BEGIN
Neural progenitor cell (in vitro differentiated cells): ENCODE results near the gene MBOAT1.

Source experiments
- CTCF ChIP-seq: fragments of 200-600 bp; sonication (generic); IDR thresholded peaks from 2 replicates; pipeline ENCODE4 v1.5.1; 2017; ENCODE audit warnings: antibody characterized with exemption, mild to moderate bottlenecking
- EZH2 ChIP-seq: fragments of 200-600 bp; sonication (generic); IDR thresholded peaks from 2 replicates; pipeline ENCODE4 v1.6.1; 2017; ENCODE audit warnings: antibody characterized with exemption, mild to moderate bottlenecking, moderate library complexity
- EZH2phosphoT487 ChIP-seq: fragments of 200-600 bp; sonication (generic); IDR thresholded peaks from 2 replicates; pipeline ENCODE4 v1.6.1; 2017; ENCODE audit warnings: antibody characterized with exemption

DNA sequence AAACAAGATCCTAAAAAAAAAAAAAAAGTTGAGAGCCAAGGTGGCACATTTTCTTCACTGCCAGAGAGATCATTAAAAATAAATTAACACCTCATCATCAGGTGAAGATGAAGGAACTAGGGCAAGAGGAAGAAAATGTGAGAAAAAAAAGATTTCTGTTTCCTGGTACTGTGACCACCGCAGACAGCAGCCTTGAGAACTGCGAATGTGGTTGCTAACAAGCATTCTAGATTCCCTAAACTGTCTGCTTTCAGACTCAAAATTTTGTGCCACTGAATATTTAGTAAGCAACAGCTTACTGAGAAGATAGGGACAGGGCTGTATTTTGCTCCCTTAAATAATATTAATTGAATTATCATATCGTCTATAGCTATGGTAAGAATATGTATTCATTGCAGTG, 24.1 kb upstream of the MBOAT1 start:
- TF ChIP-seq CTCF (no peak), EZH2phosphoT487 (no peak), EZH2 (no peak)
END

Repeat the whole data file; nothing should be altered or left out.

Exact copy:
Neural progenitor cell (in vitro differentiated cells): ENCODE results near the gene MBOAT1.

Source experiments
- CTCF ChIP-seq: fragments of 200-600 bp; sonication (generic); IDR thresholded peaks from 2 replicates; pipeline ENCODE4 v1.5.1; 2017; ENCODE audit warnings: antibody characterized with exemption, mild to moderate bottlenecking
- EZH2 ChIP-seq: fragments of 200-600 bp; sonication (generic); IDR thresholded peaks from 2 replicates; pipeline ENCODE4 v1.6.1; 2017; ENCODE audit warnings: antibody characterized with exemption, mild to moderate bottlenecking, moderate library complexity
- EZH2phosphoT487 ChIP-seq: fragments of 200-600 bp; sonication (generic); IDR thresholded peaks from 2 replicates; pipeline ENCODE4 v1.6.1; 2017; ENCODE audit warnings: antibody characterized with exemption

DNA sequence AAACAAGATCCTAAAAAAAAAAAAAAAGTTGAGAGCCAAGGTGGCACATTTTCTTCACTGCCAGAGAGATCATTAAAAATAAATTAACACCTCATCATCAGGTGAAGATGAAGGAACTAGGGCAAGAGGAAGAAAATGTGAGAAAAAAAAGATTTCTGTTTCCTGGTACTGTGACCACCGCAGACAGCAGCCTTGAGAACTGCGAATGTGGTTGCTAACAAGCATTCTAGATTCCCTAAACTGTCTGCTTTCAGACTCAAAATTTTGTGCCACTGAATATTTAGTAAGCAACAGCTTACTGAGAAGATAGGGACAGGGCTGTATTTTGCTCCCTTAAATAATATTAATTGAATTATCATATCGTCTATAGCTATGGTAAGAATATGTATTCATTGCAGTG, 24.1 kb upstream of the MBOAT1 start:
- TF ChIP-seq CTCF (no peak), EZH2phosphoT487 (no peak), EZH2 (no peak)